Electron StriX-α launch
A Rocket Lab Electron lifts off Dec. 15, carrying the StriX-α SAR imaging satellite for Synspective. Credit: Rocket Lab

WASHINGTON — Rocket Lab successfully launched the first satellite for a Japanese radar imaging startup, concluding a roller-coaster year for the small launch vehicle company.

The Electron rocket lifted off from Rocket Lab’s Launch Complex 1 in New Zealand at 5:09 a.m. Eastern. The rocket’s kick stage deployed its sole payload, the StriX-α satellite for Synspective, about an hour after liftoff into a 500-kilometer sun-synchronous orbit. The launch used a customized payload fairing to accommodate what Rocket Lab called the “extra-wide body” of the satellite.

StriX-α is the first in a constellation planned by Tokyo-based Synspective, which raised $100 million as of mid-2019. The “100-kilogram class” spacecraft, as described by the company, can generate synthetic aperture radar (SAR) imagery with a resolution of one to three meters. It will be followed by StriX-β, a second demonstration satellite, in 2021. The company ultimately plans to deploy a constellation of more than 30 satellites.

Synspective originally contracted with Arianespace to launch StriX-α on a Vega rocket. However, in April it announced it had signed a contract with Rocket Lab for the satellite, citing delays in the Vega launch schedule caused by a July 2019 launch failure. The company expects to use the Arianespace contract for the launch of a future satellite instead.

“With the launch of StriX-α, Synspective will be able to demonstrate its satellite capabilities and data processing technology,” said Motoyuki Arai, founder and chief executive of Synspective, in a statement after the launch. “This is the first step towards our constellation of 30 satellites and along with the development of our solutions, a full-scale business expansion will begin.”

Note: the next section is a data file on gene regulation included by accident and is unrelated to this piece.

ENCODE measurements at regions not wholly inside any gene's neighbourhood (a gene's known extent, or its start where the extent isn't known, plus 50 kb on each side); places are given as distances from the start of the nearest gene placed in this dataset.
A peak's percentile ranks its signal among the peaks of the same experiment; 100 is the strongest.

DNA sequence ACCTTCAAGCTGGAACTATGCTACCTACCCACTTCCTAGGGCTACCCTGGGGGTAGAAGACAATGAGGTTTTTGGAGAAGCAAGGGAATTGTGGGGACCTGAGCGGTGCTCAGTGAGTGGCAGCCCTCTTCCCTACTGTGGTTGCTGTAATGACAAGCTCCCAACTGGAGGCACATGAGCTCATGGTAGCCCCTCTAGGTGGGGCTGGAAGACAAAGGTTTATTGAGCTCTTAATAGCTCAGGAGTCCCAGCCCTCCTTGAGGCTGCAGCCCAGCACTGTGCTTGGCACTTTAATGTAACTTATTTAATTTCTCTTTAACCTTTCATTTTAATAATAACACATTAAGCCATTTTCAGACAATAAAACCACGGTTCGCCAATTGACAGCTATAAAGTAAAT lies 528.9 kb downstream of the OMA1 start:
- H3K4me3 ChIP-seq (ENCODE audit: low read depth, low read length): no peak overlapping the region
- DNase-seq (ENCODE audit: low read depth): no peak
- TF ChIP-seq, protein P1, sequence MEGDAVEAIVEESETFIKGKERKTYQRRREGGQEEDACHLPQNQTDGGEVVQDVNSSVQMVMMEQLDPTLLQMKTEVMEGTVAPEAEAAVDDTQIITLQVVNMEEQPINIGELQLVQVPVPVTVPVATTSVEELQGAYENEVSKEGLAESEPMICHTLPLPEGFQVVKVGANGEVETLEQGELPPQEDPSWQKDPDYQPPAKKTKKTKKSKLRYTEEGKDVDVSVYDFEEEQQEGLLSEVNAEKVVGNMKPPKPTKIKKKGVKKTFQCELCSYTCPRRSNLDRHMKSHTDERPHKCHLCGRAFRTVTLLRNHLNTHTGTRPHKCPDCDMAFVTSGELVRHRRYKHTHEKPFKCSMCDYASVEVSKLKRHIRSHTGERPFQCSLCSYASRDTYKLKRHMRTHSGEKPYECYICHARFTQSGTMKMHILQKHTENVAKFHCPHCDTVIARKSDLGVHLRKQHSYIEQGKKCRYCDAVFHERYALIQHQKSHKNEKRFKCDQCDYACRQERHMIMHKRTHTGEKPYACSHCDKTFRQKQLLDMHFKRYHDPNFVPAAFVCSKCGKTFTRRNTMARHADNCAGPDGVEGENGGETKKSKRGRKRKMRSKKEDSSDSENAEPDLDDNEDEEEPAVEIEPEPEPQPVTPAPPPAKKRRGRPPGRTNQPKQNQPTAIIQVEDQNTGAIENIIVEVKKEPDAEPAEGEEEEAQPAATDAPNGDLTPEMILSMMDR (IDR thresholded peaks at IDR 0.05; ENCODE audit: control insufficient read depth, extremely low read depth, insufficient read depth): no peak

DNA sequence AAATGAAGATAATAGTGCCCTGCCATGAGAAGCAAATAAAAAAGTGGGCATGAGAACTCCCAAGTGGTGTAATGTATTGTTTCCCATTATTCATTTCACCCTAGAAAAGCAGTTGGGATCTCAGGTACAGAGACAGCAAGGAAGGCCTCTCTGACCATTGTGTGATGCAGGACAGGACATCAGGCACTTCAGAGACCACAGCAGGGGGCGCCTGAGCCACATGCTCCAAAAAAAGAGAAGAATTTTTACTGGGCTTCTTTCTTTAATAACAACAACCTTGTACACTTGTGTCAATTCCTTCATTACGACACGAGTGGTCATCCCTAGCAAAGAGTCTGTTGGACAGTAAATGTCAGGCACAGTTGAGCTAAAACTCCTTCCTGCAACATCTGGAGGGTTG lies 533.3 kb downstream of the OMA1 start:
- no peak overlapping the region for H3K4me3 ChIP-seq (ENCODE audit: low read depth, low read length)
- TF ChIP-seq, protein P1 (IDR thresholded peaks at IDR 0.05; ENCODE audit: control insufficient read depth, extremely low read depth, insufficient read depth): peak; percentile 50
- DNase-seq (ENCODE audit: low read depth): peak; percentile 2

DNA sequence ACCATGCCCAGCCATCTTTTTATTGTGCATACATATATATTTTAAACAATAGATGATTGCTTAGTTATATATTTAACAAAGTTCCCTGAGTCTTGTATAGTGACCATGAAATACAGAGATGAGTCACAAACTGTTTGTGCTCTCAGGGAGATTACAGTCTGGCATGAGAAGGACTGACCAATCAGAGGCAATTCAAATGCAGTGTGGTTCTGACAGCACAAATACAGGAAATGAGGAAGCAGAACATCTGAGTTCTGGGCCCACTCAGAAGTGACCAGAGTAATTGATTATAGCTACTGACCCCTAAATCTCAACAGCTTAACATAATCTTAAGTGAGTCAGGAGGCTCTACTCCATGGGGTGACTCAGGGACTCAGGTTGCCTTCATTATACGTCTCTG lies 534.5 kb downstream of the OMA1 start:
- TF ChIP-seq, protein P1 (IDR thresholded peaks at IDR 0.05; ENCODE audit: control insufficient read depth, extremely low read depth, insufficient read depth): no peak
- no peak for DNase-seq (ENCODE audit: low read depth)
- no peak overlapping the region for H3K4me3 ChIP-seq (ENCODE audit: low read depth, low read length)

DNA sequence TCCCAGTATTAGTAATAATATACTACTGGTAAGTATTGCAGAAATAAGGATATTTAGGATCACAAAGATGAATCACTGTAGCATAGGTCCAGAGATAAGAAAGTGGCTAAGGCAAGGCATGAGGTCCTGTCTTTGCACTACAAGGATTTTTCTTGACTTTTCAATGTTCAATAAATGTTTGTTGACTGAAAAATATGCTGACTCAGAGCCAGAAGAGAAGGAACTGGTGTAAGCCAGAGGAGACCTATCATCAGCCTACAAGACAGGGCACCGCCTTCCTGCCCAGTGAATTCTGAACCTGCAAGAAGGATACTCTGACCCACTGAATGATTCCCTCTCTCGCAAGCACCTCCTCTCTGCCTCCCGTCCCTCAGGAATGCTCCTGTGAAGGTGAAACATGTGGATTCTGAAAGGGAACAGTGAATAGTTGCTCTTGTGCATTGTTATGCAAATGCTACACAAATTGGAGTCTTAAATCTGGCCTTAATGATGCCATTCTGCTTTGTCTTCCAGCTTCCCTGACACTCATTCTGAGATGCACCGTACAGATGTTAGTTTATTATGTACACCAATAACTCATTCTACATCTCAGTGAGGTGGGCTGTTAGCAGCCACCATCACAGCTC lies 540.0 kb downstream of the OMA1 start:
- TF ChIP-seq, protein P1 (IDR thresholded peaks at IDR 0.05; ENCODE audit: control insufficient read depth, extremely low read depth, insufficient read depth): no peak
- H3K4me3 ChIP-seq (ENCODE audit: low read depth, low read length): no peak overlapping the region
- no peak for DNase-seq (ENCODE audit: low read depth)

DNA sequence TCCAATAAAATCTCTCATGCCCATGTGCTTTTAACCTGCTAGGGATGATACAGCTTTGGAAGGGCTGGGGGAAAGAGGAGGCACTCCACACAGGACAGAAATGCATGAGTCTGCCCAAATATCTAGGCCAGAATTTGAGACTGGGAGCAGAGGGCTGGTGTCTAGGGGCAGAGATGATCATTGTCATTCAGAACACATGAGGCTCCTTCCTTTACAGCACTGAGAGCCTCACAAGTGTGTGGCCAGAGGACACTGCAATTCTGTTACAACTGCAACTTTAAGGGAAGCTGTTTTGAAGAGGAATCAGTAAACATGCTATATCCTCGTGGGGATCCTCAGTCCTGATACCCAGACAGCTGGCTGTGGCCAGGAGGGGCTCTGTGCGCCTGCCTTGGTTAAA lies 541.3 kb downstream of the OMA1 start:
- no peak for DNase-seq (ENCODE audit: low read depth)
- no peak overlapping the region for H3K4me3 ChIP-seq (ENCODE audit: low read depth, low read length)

The launch, called “The Owl’s Night Begins” by Rocket Lab, was the 17th of the Electron rocket overall, and seventh of 2020. Rocket Lab entered the year with the goal of launching up to 12 Electrons, performing its first launch, of a National Reconnaissance Office payload, in January.

The coronavirus pandemic, though, forced Rocket Lab to suspend launch operations in March as it was preparing for its second mission. It resumed launches in June, launching a second mission for the NRO that also carried university payloads.

The company suffered a setback in July when an Electron launch carrying satellites for Canon Electronics, Planet and In-Space Missions failed. Rocket Lab traced the failure to a faulty electrical connection in the rocket’s upper stage that eluded quality control testing prior to launch. The company returned Electron to flight less than two months after the failure, launching a SAR satellite for Capella Space. That launch also carried Rocket Lab’s first Photon satellite.

After an October launch of satellites for Canon and Planet, Rocket Lab launched nearly 30 small satellites for various customers on a Nov. 19 launch. That launch was the first where the company attempted to recover the rocket’s first stage, part of a project announced in 2019 to eventually reuse the booster. The company was able to recover the booster from the ocean, declaring the effort a “complete success.”

Rocket Lab did not attempt to recover the first stage on the StriX-α launch. The next recovery attempt will be on a launch in early 2021, the company said during the launch webcast.

Jeff Foust writes about space policy, commercial space, and related topics for SpaceNews. He earned a Ph.D. in planetary sciences from the Massachusetts Institute of Technology and a bachelor’s degree with honors in geophysics and planetary science...